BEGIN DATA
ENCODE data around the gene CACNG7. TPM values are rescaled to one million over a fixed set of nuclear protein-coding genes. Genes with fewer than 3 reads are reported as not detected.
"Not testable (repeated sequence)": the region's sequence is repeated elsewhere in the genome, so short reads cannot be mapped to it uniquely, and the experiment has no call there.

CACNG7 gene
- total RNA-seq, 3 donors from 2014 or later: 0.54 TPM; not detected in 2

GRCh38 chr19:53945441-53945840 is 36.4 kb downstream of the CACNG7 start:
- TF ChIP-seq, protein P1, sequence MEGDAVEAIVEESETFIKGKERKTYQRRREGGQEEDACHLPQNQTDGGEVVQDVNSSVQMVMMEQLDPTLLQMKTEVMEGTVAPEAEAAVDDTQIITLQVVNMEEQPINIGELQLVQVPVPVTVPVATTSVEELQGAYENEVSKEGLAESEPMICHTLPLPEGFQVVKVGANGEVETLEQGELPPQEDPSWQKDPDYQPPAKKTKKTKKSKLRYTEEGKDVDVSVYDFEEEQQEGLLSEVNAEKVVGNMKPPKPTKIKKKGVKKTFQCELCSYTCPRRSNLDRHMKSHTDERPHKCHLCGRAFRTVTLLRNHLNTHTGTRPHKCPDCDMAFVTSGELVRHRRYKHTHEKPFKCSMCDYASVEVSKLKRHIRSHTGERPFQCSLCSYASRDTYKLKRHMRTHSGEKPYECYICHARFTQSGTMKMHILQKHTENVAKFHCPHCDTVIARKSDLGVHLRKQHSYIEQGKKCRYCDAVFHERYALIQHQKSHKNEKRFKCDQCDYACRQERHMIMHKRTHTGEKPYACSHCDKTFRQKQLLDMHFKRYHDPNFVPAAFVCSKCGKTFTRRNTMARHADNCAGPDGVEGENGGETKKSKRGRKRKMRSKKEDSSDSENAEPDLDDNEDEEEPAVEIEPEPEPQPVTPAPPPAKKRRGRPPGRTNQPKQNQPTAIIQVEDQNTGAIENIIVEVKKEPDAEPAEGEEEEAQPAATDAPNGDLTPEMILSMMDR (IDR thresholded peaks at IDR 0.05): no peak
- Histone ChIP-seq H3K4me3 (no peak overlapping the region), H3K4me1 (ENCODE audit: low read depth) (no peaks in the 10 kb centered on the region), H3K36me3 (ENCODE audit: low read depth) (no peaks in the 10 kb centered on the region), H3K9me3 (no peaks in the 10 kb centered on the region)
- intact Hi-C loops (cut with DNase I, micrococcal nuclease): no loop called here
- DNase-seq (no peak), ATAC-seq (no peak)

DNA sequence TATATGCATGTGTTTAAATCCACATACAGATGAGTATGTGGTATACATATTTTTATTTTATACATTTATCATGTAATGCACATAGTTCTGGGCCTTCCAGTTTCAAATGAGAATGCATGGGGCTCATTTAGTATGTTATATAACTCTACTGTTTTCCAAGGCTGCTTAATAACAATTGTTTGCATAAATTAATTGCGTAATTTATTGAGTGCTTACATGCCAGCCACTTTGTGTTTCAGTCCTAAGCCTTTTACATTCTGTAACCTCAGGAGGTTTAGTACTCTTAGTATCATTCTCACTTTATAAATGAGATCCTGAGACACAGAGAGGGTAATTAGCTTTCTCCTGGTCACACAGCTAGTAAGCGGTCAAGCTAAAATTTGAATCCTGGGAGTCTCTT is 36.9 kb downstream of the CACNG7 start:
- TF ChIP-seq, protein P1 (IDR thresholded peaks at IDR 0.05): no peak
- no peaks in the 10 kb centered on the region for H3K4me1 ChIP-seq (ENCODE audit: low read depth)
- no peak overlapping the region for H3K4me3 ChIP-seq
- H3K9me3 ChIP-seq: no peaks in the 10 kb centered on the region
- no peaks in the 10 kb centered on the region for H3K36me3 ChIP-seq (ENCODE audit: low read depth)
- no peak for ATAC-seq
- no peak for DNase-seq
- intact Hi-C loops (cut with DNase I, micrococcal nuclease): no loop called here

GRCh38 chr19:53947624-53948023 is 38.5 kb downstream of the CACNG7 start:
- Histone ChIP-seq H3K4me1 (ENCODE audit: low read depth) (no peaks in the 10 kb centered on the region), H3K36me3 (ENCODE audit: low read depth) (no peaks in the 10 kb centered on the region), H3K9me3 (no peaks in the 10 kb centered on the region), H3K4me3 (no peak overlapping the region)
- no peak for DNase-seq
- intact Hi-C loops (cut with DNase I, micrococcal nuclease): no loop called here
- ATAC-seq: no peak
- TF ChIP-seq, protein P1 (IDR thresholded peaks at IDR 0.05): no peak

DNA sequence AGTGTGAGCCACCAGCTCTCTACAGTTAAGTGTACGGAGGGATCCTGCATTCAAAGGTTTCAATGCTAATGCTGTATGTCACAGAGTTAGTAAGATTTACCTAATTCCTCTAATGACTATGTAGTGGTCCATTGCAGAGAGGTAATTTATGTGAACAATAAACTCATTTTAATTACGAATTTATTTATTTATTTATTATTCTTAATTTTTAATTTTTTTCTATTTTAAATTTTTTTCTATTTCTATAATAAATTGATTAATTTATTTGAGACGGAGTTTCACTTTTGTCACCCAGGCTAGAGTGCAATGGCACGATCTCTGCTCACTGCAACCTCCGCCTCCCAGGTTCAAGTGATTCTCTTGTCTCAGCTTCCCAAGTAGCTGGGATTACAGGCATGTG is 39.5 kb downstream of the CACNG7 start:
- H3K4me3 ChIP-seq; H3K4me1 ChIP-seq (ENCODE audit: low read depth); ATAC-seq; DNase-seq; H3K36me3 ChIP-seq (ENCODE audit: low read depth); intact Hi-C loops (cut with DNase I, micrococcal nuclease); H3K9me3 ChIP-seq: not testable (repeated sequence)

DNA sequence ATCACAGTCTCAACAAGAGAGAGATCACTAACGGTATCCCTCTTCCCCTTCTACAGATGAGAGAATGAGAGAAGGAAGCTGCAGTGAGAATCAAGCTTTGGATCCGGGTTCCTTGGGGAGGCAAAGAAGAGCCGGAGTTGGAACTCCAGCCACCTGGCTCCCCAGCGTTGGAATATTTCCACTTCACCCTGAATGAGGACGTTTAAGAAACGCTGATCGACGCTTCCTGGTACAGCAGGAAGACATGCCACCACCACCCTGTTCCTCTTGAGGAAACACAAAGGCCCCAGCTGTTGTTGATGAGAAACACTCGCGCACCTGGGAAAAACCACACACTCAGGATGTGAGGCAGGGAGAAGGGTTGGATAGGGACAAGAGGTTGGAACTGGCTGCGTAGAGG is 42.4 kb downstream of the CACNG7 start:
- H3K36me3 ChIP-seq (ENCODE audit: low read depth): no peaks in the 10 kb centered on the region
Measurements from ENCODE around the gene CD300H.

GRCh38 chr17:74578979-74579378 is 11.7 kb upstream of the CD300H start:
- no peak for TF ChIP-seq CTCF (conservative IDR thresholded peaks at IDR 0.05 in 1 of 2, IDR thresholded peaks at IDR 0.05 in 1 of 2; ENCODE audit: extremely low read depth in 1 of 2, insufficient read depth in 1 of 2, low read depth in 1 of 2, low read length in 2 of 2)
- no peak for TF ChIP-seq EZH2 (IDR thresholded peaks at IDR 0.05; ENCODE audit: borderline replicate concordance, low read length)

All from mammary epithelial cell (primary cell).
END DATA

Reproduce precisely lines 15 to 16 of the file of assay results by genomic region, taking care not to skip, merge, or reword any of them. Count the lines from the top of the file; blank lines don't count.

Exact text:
- no peaks in the 10 kb centered on the region for H3K36me3 ChIP-seq (ENCODE audit: low read depth)
- no peak for ATAC-seq